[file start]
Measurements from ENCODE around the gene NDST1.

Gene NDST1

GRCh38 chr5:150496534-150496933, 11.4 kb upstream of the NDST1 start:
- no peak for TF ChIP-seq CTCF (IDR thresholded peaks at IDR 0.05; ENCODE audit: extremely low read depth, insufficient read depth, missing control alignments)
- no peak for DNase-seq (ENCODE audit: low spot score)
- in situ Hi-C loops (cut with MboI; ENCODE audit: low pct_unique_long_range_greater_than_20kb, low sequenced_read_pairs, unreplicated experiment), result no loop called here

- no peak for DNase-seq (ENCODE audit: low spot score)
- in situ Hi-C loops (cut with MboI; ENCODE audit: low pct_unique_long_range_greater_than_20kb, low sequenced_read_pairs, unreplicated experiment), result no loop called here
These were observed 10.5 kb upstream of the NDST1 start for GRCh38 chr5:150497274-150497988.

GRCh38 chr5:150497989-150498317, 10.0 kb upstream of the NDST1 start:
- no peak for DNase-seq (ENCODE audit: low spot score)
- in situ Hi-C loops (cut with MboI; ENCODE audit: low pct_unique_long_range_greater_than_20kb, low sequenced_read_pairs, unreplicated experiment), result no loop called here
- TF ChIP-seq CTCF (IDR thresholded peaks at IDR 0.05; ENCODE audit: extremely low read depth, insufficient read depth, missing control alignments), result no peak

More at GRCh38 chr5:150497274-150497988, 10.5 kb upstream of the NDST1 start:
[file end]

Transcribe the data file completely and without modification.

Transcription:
Measurements from ENCODE around the gene NDST1.

Gene NDST1

GRCh38 chr5:150496534-150496933, 11.4 kb upstream of the NDST1 start:
- no peak for TF ChIP-seq CTCF (IDR thresholded peaks at IDR 0.05; ENCODE audit: extremely low read depth, insufficient read depth, missing control alignments)
- no peak for DNase-seq (ENCODE audit: low spot score)
- in situ Hi-C loops (cut with MboI; ENCODE audit: low pct_unique_long_range_greater_than_20kb, low sequenced_read_pairs, unreplicated experiment), result no loop called here

- no peak for DNase-seq (ENCODE audit: low spot score)
- in situ Hi-C loops (cut with MboI; ENCODE audit: low pct_unique_long_range_greater_than_20kb, low sequenced_read_pairs, unreplicated experiment), result no loop called here
These were observed 10.5 kb upstream of the NDST1 start for GRCh38 chr5:150497274-150497988.

GRCh38 chr5:150497989-150498317, 10.0 kb upstream of the NDST1 start:
- no peak for DNase-seq (ENCODE audit: low spot score)
- in situ Hi-C loops (cut with MboI; ENCODE audit: low pct_unique_long_range_greater_than_20kb, low sequenced_read_pairs, unreplicated experiment), result no loop called here
- TF ChIP-seq CTCF (IDR thresholded peaks at IDR 0.05; ENCODE audit: extremely low read depth, insufficient read depth, missing control alignments), result no peak

More at GRCh38 chr5:150497274-150497988, 10.5 kb upstream of the NDST1 start: